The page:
But Finalscratch also does everything else a piece of vinyl will do. Fast forward the vinyl with your hand and on the screen, the handle fast forwards through the sound file. Increase or decrease the tempo with the pitch control and the sound file speeds up or slows down accordingly. Back-scratch and the file plays backwards. Hold the vinyl steady, and the sound file holds steady. Then try this: lift the needle and drop it halfway onto the vinyl, as you might do when you're trying to find a breakdown. The cursor immediately moves to a position halfway through the sound file!

The advantages of this program are so manifest that it almost takes your breath away. The most valuable is space. Acquaviva claims he can come to a gig armed with twenty crates worth of records on one (extensive) hard drive. This allows him to carry a continual supply of classics while keeping one or two crates of 'real' vinyl full of current cuts that may or may not be worth rendering into computerized sound files. Certain DJs who perform a pre-programmed set of strictly current tracks may not experience too many benefits but someone like John, who enjoys the party aspect of delving into the classics, knows he can bring his archives of soul, funk, disco, playing, some 3000 miles or more without worrying about physical weight. These oldies can all be stored alphabetically, making them a breeze to find compared to searching through four crates of records for that obscure B-side that you know has to be somewhere in the box. And as he also pointed out, on those frustrating occasions when an airline loses his records crate (which happens more than makes sense in the DJ business), he can still perform without having to run out to a record store or borrowing someone else's records he doesn't know.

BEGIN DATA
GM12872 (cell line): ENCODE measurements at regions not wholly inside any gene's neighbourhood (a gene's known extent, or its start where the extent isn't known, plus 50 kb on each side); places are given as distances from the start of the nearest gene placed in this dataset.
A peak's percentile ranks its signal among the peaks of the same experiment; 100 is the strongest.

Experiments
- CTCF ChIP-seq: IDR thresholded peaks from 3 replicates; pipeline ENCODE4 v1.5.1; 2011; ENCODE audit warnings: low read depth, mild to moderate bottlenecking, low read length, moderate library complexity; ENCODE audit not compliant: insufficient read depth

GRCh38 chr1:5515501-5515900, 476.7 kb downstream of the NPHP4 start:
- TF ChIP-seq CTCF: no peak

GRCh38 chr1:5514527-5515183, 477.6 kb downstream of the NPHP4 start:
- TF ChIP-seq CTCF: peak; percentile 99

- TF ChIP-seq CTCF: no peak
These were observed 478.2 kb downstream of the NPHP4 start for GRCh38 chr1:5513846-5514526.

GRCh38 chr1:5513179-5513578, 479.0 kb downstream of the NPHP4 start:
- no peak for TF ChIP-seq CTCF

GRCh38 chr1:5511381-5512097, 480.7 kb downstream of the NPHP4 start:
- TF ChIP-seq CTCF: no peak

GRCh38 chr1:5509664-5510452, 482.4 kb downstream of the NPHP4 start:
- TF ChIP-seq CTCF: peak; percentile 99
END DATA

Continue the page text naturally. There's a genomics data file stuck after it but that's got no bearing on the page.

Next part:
The greatest thing about this space-saver is that, unlike CD decks, there's no compromise of the DJ's talents. He (or she) is still playing off a piece of vinyl, still mixing between turntables, still doing most of the tricks that make DJs what they are; the ability to actually "see" the sound files even increases the Djs ability to anticipate breakdowns and build-ups and better his or her mix. Finally, there's the fact that you no longer need to press up acetates or run off DAT tapes of your latest home recording or remix to bring to a club. Assuming you record to hard drive (as most people do these days via Cubase, Pro Tools etc), you can play your home recording at a club within, potentially, minutes of finishing it - but as a piece of club vinyl, with all the benefits of being able to mix it in and out of other tracks.